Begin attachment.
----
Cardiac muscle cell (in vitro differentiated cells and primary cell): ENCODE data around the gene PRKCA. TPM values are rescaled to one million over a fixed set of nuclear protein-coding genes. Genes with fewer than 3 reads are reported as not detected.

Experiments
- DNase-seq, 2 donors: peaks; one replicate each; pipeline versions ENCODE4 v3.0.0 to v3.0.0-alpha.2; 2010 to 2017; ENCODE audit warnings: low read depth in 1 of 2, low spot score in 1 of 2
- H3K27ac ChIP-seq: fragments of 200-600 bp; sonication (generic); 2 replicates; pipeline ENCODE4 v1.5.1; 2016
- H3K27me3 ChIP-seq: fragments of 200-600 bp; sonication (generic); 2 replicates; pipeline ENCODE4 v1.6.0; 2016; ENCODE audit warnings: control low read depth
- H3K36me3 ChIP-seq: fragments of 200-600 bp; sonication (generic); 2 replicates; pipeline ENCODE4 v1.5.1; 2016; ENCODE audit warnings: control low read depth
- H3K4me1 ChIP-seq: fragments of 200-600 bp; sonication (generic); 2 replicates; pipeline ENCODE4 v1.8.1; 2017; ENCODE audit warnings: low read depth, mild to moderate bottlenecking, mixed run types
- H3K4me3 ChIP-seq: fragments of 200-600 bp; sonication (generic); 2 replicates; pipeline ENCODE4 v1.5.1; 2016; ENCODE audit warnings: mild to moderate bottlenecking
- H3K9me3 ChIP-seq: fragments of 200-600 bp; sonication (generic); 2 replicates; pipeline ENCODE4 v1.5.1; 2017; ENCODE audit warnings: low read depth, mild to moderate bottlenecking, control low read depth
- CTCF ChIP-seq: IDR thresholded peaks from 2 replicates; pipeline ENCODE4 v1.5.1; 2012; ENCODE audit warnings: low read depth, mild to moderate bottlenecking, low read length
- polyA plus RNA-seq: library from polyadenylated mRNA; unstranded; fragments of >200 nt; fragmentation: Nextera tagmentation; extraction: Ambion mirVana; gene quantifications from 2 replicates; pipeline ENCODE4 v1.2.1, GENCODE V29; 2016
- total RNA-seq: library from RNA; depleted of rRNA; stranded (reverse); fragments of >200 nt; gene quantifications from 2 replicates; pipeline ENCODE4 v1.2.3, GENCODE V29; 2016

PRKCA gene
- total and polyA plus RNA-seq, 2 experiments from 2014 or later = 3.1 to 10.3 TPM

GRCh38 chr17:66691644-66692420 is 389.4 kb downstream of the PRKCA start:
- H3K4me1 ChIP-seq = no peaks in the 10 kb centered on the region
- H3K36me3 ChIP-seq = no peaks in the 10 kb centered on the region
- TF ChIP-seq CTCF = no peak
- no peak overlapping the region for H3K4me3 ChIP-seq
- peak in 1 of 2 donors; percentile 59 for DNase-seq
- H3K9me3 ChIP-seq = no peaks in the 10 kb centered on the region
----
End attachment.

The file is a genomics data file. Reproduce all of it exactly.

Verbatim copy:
Cardiac muscle cell (in vitro differentiated cells and primary cell): ENCODE data around the gene PRKCA. TPM values are rescaled to one million over a fixed set of nuclear protein-coding genes. Genes with fewer than 3 reads are reported as not detected.

Experiments
- DNase-seq, 2 donors: peaks; one replicate each; pipeline versions ENCODE4 v3.0.0 to v3.0.0-alpha.2; 2010 to 2017; ENCODE audit warnings: low read depth in 1 of 2, low spot score in 1 of 2
- H3K27ac ChIP-seq: fragments of 200-600 bp; sonication (generic); 2 replicates; pipeline ENCODE4 v1.5.1; 2016
- H3K27me3 ChIP-seq: fragments of 200-600 bp; sonication (generic); 2 replicates; pipeline ENCODE4 v1.6.0; 2016; ENCODE audit warnings: control low read depth
- H3K36me3 ChIP-seq: fragments of 200-600 bp; sonication (generic); 2 replicates; pipeline ENCODE4 v1.5.1; 2016; ENCODE audit warnings: control low read depth
- H3K4me1 ChIP-seq: fragments of 200-600 bp; sonication (generic); 2 replicates; pipeline ENCODE4 v1.8.1; 2017; ENCODE audit warnings: low read depth, mild to moderate bottlenecking, mixed run types
- H3K4me3 ChIP-seq: fragments of 200-600 bp; sonication (generic); 2 replicates; pipeline ENCODE4 v1.5.1; 2016; ENCODE audit warnings: mild to moderate bottlenecking
- H3K9me3 ChIP-seq: fragments of 200-600 bp; sonication (generic); 2 replicates; pipeline ENCODE4 v1.5.1; 2017; ENCODE audit warnings: low read depth, mild to moderate bottlenecking, control low read depth
- CTCF ChIP-seq: IDR thresholded peaks from 2 replicates; pipeline ENCODE4 v1.5.1; 2012; ENCODE audit warnings: low read depth, mild to moderate bottlenecking, low read length
- polyA plus RNA-seq: library from polyadenylated mRNA; unstranded; fragments of >200 nt; fragmentation: Nextera tagmentation; extraction: Ambion mirVana; gene quantifications from 2 replicates; pipeline ENCODE4 v1.2.1, GENCODE V29; 2016
- total RNA-seq: library from RNA; depleted of rRNA; stranded (reverse); fragments of >200 nt; gene quantifications from 2 replicates; pipeline ENCODE4 v1.2.3, GENCODE V29; 2016

PRKCA gene
- total and polyA plus RNA-seq, 2 experiments from 2014 or later = 3.1 to 10.3 TPM

GRCh38 chr17:66691644-66692420 is 389.4 kb downstream of the PRKCA start:
- H3K4me1 ChIP-seq = no peaks in the 10 kb centered on the region
- H3K36me3 ChIP-seq = no peaks in the 10 kb centered on the region
- TF ChIP-seq CTCF = no peak
- no peak overlapping the region for H3K4me3 ChIP-seq
- peak in 1 of 2 donors; percentile 59 for DNase-seq
- H3K9me3 ChIP-seq = no peaks in the 10 kb centered on the region